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Patients with vision loss associated with subdural haematomas typically present with homonymous hemianopias secondary to compression of the posterior cerebral artery during transtentorial herniation.1,2 In these cases, necropsy studies have demonstrated pregeniculate involvement in addition to occipital lobe lesions.2 We present a case illustrating a rarely reported phenomenon of anterior pathway vision loss associated with a subdural haematoma without any evidence of optic disc swelling, occipital lobe disease, or radiographic signs of chiasmal or optic nerve compression.
A 51 year old man, who had previously undergone two craniotomies (October 1992 and November 2000) for resection of an epidermoid tumour at the cerebellopontine angle, developed hydrocephalus and had a ventriculoperitoneal shunt placed in January 2001. Eleven months following placement of the shunt, the patient presented with ataxia and headaches but no visual complaints. A computed tomograph (CT) scan showed a right subdural haematoma measuring 2.8 cm on coronal section, and 150 ml of blood were drained via a burr hole.
One month following the drainage procedure, the patient presented to the hospital with a complaint of sudden, painless loss of vision in his left eye occurring 24 hours earlier. The patient had a left afferent pupillary defect with best corrected vision of 20/30 in his right eye and hand movements in his left eye. Extraocular movements were full, and the patient had normal colour vision in his right eye. Slit lamp examination showed only trace nuclear sclerosis cataracts bilaterally. Fundus examination was also normal, with no evidence of optic disc oedema or pallor in either eye (Figs 1A, B).
Automated perimetry revealed a constricted field in the right eye and severe, global depression in the left eye (Fig 1C). Magnetic resonance imaging (MRI) of the brain showed that the right subdural haematoma was still present but was decreased in size to 2.1 cm on coronal section (Fig 2A) compared to the study performed 1 month earlier. No intraorbital abnormalities were present, and the optic nerves and chiasm appeared free of direct compression by the haematoma. The blood did not appear to surround the optic nerves (Fig 2B). The patient’s haematocrit and blood pressure remained within normal limits during the initial presentation and subsequent treatment. The patient underwent craniotomy with further drainage of the subdural haematoma. After 6 months, the patient’s vision in the left eye improved to 20/200. Follow up perimetry showed less constriction on the right and improved performance on the left (Fig 1D). Funduscopic examination revealed mild optic nerve pallor in the left eye and a normal appearing right optic nerve.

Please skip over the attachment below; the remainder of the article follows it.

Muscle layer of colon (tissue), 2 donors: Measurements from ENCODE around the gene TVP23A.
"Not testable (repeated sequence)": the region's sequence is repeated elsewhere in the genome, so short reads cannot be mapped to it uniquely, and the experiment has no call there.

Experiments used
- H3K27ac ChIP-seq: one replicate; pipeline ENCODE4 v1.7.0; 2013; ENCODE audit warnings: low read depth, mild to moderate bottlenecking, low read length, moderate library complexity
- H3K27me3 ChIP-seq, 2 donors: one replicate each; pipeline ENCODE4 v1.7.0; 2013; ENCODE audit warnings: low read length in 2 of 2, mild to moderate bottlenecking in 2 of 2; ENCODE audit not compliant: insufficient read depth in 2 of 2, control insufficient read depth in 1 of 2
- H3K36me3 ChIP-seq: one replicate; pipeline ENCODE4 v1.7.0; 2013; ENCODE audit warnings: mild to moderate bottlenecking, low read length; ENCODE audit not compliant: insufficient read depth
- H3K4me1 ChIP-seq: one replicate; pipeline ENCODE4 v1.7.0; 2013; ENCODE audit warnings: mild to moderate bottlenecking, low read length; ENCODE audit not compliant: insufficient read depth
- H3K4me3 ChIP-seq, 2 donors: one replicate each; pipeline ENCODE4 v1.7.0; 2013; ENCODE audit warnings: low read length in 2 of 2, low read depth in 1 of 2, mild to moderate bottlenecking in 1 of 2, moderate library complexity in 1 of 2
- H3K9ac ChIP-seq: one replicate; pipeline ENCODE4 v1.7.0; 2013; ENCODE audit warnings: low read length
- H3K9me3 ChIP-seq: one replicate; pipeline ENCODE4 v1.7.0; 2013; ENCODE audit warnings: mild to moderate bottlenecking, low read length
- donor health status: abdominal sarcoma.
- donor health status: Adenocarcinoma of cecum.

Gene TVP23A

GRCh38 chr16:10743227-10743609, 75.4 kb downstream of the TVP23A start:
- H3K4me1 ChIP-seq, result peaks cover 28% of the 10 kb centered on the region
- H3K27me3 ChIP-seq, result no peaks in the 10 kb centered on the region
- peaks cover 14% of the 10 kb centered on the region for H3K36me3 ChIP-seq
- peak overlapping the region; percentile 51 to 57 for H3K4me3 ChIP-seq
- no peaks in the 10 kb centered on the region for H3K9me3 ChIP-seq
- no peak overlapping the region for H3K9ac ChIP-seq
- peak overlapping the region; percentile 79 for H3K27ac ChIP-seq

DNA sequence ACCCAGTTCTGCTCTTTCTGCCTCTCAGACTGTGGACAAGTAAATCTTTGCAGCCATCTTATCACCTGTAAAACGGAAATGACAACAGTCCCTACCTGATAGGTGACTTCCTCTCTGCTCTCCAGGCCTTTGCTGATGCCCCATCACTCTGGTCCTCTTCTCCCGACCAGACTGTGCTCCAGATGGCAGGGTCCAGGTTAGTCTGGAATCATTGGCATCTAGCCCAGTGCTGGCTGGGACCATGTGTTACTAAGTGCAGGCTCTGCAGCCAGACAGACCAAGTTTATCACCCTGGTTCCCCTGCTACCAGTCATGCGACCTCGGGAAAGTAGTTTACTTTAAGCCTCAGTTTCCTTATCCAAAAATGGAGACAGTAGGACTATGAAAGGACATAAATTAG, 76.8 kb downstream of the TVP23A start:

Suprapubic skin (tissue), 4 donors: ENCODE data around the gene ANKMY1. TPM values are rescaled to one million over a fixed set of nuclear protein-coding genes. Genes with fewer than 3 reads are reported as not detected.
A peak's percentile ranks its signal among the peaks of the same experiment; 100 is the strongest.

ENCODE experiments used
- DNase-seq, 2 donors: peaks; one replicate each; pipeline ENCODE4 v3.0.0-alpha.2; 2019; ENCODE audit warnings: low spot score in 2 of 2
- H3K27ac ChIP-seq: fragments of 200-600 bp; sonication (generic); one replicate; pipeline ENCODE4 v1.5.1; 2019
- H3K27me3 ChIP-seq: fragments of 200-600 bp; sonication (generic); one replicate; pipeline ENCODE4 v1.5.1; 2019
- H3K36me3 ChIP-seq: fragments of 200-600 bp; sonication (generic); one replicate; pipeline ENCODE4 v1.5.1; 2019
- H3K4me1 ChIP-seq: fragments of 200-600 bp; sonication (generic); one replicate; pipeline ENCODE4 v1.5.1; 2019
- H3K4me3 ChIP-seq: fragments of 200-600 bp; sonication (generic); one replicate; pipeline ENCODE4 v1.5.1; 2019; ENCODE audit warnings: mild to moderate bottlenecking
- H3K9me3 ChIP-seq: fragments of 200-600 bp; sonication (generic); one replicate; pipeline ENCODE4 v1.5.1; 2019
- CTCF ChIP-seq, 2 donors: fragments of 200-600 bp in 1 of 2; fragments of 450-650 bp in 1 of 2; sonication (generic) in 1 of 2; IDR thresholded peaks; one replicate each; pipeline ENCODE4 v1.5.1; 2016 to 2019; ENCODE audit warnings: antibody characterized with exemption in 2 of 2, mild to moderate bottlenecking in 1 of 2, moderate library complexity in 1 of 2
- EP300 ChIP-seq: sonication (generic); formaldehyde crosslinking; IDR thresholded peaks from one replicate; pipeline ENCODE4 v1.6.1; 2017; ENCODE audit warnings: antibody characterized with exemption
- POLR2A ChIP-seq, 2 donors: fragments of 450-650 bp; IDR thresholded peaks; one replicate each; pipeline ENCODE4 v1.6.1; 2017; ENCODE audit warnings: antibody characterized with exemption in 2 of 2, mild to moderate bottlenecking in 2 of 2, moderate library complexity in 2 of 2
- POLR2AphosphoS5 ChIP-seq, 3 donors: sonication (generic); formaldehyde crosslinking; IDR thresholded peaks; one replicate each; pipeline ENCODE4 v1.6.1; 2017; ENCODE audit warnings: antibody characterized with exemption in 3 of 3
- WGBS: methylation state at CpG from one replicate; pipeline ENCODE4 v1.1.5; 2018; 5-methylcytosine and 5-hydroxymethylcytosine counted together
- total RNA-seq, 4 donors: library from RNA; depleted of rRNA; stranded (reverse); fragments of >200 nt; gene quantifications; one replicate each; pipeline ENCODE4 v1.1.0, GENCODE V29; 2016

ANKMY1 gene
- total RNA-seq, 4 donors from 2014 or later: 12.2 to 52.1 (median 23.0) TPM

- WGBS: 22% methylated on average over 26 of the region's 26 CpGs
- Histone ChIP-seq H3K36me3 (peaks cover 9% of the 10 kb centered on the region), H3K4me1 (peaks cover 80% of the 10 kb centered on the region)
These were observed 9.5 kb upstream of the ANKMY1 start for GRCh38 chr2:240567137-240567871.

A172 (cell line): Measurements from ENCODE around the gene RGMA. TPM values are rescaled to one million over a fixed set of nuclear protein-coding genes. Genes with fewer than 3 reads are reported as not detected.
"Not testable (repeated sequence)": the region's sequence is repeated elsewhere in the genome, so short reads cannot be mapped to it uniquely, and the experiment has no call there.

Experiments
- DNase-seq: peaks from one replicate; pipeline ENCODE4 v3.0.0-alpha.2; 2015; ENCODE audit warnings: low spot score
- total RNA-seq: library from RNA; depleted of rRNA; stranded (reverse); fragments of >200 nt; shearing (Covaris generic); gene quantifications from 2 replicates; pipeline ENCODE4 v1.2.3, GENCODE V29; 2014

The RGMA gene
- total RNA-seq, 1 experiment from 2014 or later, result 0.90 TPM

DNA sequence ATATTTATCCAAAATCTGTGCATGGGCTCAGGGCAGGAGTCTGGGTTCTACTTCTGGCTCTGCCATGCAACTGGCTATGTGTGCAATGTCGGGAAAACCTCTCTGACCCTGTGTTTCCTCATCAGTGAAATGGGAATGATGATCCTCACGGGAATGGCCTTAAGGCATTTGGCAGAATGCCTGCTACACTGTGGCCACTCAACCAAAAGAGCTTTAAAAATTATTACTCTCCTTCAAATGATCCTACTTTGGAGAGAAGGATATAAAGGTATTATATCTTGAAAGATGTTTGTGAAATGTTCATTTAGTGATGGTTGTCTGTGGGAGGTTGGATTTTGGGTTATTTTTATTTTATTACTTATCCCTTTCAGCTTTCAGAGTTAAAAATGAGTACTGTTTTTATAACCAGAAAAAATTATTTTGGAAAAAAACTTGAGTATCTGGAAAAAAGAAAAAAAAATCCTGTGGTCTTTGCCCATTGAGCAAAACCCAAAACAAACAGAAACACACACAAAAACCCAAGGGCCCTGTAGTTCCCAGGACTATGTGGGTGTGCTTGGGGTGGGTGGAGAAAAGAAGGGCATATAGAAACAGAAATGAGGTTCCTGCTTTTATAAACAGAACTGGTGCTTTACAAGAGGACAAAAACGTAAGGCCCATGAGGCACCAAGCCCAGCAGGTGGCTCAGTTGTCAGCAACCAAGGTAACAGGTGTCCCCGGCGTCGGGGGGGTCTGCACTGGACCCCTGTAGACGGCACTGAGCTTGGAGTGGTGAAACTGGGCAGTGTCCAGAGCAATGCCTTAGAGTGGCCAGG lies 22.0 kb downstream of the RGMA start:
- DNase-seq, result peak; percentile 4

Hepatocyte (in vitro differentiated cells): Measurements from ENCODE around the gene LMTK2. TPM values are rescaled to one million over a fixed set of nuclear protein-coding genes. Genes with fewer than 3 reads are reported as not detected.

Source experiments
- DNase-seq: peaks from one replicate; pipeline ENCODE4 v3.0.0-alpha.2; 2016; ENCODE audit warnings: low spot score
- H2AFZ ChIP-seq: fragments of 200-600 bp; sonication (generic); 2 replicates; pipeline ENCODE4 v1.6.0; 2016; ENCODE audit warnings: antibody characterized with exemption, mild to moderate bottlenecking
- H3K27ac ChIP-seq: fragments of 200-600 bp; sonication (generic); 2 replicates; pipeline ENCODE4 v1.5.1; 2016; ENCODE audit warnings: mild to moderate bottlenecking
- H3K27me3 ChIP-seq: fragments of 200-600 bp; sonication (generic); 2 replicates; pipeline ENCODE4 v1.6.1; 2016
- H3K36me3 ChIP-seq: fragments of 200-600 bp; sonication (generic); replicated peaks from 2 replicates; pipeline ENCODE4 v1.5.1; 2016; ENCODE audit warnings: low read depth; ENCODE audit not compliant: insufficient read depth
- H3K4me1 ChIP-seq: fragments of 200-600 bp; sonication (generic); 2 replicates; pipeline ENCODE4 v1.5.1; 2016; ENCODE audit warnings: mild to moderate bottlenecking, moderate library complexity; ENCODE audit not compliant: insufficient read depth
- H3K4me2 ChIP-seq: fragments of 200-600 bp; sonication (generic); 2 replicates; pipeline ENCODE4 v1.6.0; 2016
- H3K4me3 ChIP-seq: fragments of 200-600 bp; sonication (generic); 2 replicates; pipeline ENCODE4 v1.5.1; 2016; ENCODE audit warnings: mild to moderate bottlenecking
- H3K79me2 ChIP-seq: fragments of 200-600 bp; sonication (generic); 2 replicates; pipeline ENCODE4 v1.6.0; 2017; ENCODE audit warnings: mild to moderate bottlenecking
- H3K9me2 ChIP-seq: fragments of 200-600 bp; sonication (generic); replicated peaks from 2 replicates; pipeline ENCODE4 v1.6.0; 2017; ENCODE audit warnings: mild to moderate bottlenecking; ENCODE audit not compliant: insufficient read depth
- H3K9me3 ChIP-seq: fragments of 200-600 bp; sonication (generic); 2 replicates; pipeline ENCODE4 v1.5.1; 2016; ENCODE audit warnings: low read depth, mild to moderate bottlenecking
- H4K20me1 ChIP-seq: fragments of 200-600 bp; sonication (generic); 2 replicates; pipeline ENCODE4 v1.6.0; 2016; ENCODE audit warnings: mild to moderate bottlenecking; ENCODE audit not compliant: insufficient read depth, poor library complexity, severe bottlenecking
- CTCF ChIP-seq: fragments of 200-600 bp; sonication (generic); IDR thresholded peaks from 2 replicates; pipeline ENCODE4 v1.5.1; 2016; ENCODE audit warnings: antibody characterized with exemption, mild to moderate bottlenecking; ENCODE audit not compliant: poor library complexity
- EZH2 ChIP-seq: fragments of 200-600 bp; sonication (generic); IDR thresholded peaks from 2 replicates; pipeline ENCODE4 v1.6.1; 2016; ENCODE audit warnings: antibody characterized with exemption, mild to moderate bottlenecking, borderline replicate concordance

This case represents a rare example of anterior pathway vision loss due to subdural haematoma. Most cases of vision loss with subdural haematoma affect the posterior visual pathway, with mechanisms including occipital infarct and compression of the posterior cerebral artery during transtentorial herniation.1,2 Posterior lesions may present with anterior signs—for example, optic atrophy was seen in three patients with occipital infarcts, two of whom initially presented with severe disc oedema.1 Necropsy studies have shown that transtentorial herniation can result in damage at the level of the optic tract, chiasm, or optic nerves.2
The anterior visual pathway can be compromised directly by gyrus herniation into the suprasellar cistern, a mechanism associated with meningiomas.3 Prechiasmal vision loss due to intracranial optic nerve infarction has also been reported in the setting of subdural haematoma; in this case the mechanism was presumably due to direct compression of the nerve against basal skull structures, although this specific radiographic finding was not described.4
The precise mechanism of anterior pathway vision loss due to subdural haematoma in our patient, as well as in the few previous reports, remains poorly understood.1,4 MRI showed no signs of blood in the orbits, direct compression of the optic nerves or chiasm, or gyrus herniation into the suprasellar cistern. The occipital lobes also appeared normal. Right to left midline shift due to the right sided haematoma was present, probably leading to vascular compromise or nerve compression that could not be visualised on MRI. Visual improvement following chiasmal decompression of mass lesions has been reported, and this mechanism may explain our patient’s improved visual acuity and peripheral fields following the drainage of the haematoma.5 Surprisingly, the subdural haematoma in our patient was smaller at the time of onset of visual symptoms than it had been 1 month earlier.
Subdural haematomas can affect vision through compression or vascular compromise at many points along the visual pathway. This case illustrates that optic neuropathy can occur late in the setting of a subdural haematoma, after the volume of the haematoma has begun to decrease. Because of the many ways in which patients with subdural haematomas can lose vision, they require close follow up, and a sudden change in vision necessitates immediate radiological testing, ophthalmological examination and, possibly, urgent surgical intervention and drainage.
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